Supreme Court Nominee Neil Gorsuch — How Worried Should We Be?


FEBRUARY 1, 2017

Photo: AP

With showmanship that stopped just shy of including dancing Miss Universe contestants, President Trump on Tuesday unveiled his first pick to the U.S. Supreme Court, Judge Neil Gorsuch, a 49 year-old jurist from Colorado, in a prime-time extravaganza.  If confirmed, Judge Gorsuch would fill the seat of the late Justice Antonin Scalia, who died nearly one year ago.

The nomination of Judge Gorsuch, who is considered by court-watchers to be even more conservative than Justice Scalia, was hailed by Republicans who see this move as an important first step in remaking the Supreme Court to become even more right-wing.  On the other hand, the President’s move was condemned by Democrats, who still feel that this seat was stolen from them by the GOP, who refused for nearly a year to give President Obama’s nominee to fill the seat, Judge Merrick Garland, even the courtesy of a hearing.

As Judge Gorsuch made the meet-and-greet rounds on Capitol Hill on Wednesday, strategists on both sides of the aisle began to determine the shrewdest moves they can take in dealing with the nomination.

Please indulge me if I get a little politically wonky, but here’s how the process is going to work.  Because a Supreme Court judgeship is a lifetime appointment and therefore has higher stakes, Senate rules require 60 votes in order to confirm a judge.  The GOP only has 52 Senators, a majority, but 8 votes shy of the 60 required, so they need 8 Democrats who are willing to defect in order to get Judge Gorsuch confirmed.  Looks bad for him, right?

However, reports indicate that there may be as many as 7 Democratic Senators from red states who, anxious to retain their seats, may be willing to vote “aye” to please the folks back home. And if the GOP is just one vote short, there’s no telling what kind of backroom deals will be flying about to get that crucial eighth vote.

If the Republicans do fall short of the necessary vote count, they do have one other option — with the encouragement of President Trump, Sen. Majority Leader Mitch McConnell could “go nuclear,” which means that the GOP Senators may vote to change the rules to require only a majority of Senators, rather than the 60 needed now, to confirm Judge Gorsuch.  Such a move is called “blowing up the Senate” and is a step that Senators have avoided taking for decades, as that rule is one that differentiates the Senate from any other deliberative body.  But will there be enough Senators willing to sacrifice that hallowed tenet in order to get one guy through?  It’s a game of chicken with the highest judicial stakes possible.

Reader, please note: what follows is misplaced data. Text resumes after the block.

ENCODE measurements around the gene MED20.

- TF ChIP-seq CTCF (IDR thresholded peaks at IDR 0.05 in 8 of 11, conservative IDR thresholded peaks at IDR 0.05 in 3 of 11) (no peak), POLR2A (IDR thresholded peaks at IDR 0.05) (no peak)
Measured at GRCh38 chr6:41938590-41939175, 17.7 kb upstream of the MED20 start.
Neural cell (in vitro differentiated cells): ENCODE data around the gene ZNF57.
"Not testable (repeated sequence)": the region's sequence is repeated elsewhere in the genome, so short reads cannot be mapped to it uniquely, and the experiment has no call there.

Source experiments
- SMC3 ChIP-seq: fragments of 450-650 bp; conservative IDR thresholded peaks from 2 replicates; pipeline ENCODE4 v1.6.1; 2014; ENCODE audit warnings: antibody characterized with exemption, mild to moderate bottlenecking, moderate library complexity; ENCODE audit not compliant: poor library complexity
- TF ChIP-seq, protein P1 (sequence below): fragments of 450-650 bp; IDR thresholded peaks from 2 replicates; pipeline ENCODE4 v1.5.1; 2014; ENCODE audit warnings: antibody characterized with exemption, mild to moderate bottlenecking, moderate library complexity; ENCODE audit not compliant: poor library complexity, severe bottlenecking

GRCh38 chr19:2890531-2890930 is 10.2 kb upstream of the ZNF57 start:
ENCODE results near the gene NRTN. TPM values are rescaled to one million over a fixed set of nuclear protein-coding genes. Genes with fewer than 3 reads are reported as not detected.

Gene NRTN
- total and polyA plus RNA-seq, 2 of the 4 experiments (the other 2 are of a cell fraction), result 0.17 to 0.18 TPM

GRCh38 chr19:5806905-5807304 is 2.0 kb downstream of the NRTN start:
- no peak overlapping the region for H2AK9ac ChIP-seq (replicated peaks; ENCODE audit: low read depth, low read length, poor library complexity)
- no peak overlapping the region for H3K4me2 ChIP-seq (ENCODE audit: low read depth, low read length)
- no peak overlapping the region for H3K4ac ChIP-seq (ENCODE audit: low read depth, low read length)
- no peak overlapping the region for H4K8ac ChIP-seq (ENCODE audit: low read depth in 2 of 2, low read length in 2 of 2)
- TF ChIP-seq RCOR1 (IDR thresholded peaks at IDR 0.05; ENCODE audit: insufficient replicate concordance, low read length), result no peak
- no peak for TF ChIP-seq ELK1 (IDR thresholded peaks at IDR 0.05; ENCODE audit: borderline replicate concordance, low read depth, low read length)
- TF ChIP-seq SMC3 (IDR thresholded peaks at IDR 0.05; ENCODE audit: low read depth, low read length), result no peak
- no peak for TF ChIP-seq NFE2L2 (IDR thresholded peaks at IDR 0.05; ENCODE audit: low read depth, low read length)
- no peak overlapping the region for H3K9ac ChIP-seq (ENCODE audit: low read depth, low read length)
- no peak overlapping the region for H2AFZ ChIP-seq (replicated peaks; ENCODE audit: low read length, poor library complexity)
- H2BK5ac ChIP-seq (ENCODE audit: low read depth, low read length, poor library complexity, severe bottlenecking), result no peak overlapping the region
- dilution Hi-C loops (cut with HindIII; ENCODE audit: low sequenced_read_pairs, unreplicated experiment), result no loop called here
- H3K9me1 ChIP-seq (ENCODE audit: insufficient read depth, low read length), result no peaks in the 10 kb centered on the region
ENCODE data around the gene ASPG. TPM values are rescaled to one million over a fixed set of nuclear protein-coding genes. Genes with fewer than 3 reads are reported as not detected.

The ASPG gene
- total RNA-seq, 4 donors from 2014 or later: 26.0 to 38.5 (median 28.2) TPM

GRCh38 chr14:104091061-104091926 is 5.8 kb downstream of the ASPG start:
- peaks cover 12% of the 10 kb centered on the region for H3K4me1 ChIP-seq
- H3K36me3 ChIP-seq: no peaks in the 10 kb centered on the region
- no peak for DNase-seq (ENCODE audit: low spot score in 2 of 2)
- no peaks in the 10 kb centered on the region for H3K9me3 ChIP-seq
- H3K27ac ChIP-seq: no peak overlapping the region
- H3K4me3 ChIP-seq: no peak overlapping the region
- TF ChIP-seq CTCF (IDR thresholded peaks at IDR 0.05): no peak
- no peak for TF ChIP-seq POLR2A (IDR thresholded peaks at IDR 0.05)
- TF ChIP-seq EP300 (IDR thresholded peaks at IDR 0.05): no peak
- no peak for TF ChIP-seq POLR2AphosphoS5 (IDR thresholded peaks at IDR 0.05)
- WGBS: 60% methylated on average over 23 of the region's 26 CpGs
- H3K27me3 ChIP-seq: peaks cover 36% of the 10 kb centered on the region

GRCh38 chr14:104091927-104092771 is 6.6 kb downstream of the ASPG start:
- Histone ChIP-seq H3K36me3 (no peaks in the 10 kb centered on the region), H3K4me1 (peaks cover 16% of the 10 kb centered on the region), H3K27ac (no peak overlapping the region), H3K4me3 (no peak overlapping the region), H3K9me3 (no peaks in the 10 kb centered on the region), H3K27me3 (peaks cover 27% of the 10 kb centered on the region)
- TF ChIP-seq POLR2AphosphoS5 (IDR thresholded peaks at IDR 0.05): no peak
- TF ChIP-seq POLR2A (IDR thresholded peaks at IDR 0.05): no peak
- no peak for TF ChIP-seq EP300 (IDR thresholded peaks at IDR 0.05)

Let’s presume for the sake of argument, Republicans get Gorsuch through and he takes his seat on the bench.  How worried should we be?  Setting aside what the Court could have been if Obama had managed to get Merrick Garland through, a Gorsuch addition would bring the Court back to where it was before Scalia died.  With the new Justice embracing the same right-wing viewpoint as Scalia, Gorsuch will likely vote the way Scalia would have, so that’s a wash.  But the judge does have one particular pet topic — religious freedom.

If there’s one case for which Judge Gorsuch is best known, it is his ruling in favor of Hobby Lobby, the chain of arts and crafts stores which gave the for-profit business the same rights of religious freedom that a human being can claim.  Although he has never directly ruled in a case involving LGBT rights or freedom of choice, one can safely presume that his history of limiting rights on social issues based on religious freedom grounds would likely apply to gay rights and abortion as well.  And God knows what else.

The Senate vote on Judge Gorsuch’s confirmation is expected to happen mid to late-March, and make no mistake, the next six weeks are likely to be ugly — very very ugly.  Until that time, however, there is one positive thing that we all can do — pray for the health of Justice Ruth Bader Ginsburg.